Regulated PA online poker room World Series of Poker (WSOP PA), is soaring. Thanks to a combination of lobby changes, product investment — plus assisted with some trouble at its leading competitor — the site’s cash game traffic is at an all time high.
According to data tracked by GameIntel, available on the PRO Data platform, average concurrent cash game traffic at WSOP PA over the last seven days is at 97. It represents a big surge from traffic since January, which was tracking at around 70, and a major shift in where it was during its first few months, where it sat at just 30 cash game seats.
There are a few reasons one can point to for its major change in fortunes: It has been investing in its product, running major tournament series with ambitious guarantees; it has made what appears to be a critical change to its cash games, turning off the blind lobby; and it has also attracted new players thanks to the recent four-day outage at PokerStars PA.
WSOP PA: 2022 Key Highs
- Traffic is fast approaching an average of 100 concurrent cash game players
- This is up from 70 last month and up more than triple where it was last year
- It is enough to lock up an estimated 25% market share.
- Site switched to a blind lobby recently.
- It ran a very successful circuit series last month, propelling it to new highs.
- Downtime at competitor PokerStars PA has further helped numbers.
WSOP PA: All-Time High Cash Game Traffic
WSOP PA launched online poker in Pennsylvania back in July 2021. As the fourth regulated online poker room in the state, it faced tough market conditions, going up against entrenched operator PokerStars PA and the combined efforts of BetMGM PA and Borgata PA, pooling in-state liquidity on a single network.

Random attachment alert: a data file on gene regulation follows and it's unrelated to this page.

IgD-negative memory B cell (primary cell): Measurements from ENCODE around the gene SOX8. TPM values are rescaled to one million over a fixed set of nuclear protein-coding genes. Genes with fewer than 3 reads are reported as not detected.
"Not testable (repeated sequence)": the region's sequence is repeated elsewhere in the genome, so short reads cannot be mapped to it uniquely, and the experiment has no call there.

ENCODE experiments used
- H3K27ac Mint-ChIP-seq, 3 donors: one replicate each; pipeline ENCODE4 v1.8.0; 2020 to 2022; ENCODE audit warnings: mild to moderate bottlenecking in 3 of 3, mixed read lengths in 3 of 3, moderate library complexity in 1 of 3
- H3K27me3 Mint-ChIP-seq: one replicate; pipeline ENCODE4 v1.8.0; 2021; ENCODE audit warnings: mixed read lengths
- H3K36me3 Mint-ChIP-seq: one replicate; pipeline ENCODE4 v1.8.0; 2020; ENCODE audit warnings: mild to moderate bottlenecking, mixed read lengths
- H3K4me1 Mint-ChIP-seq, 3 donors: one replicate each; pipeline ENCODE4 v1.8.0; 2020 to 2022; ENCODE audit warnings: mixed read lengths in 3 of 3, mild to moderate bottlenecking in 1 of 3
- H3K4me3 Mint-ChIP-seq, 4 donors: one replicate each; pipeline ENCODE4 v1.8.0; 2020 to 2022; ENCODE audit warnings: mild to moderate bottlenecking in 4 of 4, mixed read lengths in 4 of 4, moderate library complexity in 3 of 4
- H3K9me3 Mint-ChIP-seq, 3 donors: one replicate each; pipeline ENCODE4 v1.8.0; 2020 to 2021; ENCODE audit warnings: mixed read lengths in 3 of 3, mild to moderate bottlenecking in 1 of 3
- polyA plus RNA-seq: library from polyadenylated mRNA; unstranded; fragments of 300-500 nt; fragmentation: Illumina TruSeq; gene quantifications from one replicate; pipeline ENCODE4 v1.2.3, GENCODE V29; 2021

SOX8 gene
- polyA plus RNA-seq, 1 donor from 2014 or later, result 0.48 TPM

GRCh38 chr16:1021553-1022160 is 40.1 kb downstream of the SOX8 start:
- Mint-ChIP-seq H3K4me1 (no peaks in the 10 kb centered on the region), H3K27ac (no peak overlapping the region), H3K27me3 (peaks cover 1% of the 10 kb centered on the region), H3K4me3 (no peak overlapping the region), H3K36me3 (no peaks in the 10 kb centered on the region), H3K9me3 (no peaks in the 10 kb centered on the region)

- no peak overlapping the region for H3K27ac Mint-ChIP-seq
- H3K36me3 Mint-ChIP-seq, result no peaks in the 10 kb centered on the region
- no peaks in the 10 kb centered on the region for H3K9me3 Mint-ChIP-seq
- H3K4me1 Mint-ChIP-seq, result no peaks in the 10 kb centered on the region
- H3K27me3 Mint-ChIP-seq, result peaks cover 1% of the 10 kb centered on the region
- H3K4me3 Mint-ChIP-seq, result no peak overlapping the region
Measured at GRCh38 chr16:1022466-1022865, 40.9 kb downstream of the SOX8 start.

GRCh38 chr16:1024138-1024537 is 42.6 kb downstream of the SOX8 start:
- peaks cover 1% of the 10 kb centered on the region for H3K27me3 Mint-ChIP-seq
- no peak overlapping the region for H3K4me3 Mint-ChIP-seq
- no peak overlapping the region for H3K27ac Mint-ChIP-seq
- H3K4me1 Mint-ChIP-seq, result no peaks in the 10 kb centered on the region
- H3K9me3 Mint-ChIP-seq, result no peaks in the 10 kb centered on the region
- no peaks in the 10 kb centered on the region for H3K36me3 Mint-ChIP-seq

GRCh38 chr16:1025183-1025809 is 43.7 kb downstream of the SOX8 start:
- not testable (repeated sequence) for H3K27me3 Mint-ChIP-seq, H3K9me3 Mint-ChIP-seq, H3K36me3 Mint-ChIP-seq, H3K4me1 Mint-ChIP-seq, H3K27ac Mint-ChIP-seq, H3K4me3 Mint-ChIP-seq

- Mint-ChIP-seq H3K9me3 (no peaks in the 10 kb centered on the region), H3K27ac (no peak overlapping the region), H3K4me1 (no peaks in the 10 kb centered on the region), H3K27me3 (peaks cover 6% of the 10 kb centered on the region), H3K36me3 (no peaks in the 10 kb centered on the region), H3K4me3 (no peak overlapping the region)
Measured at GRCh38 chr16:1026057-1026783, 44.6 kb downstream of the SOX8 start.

However, while it carved out its own market shared with a loyal group of players, they mostly enjoyed the operator’s MTTs. Cash game tables were few and far between. Despite myriad promotions and tournament series in the first few months, PokerStars remained top dog, controlling 80% of cash game traffic.
That began to change in January. Tracking was down for WSOP PA during early January; when it came back online, it quickly rose to new highs of around 70 to 75 cash game seats.
While PokerStars still reigned supreme, its market share in cash games had begun to erode by the end of the month, with WSOP PA claiming a 20% market share.
This trend has extended into February. The latest numbers put the operator a hair’s breadth away from 100 seats.
Estimating its market share is difficult because PokerStars PA was offline for much of the last seven days. Right now, its 7-day moving average of cash game seats is just 40 players — nominally giving WSOP PA the lead in the PA online poker market.
However, with service fully restored, we can expect the operator to return to similar numbers as before. If PokerStars PA gets back to around 250 concurrent cash game players and, assuming, WSOP PA retains its recent spike in players — and neither assumption is assured — then WSOP would claim a market share of around 25%.
|Best Online Poker Sites in Pennsylvania|
|PokerStars PA||Our rating: 4.6|
|BetMGM Poker PA||Our rating: 4.5|
|Borgata Poker PA||Our rating: 4.3|
|WSOP PA||Our rating: 4.4|
Cash Games Grow In-Line with Revenue, Tournament Turnout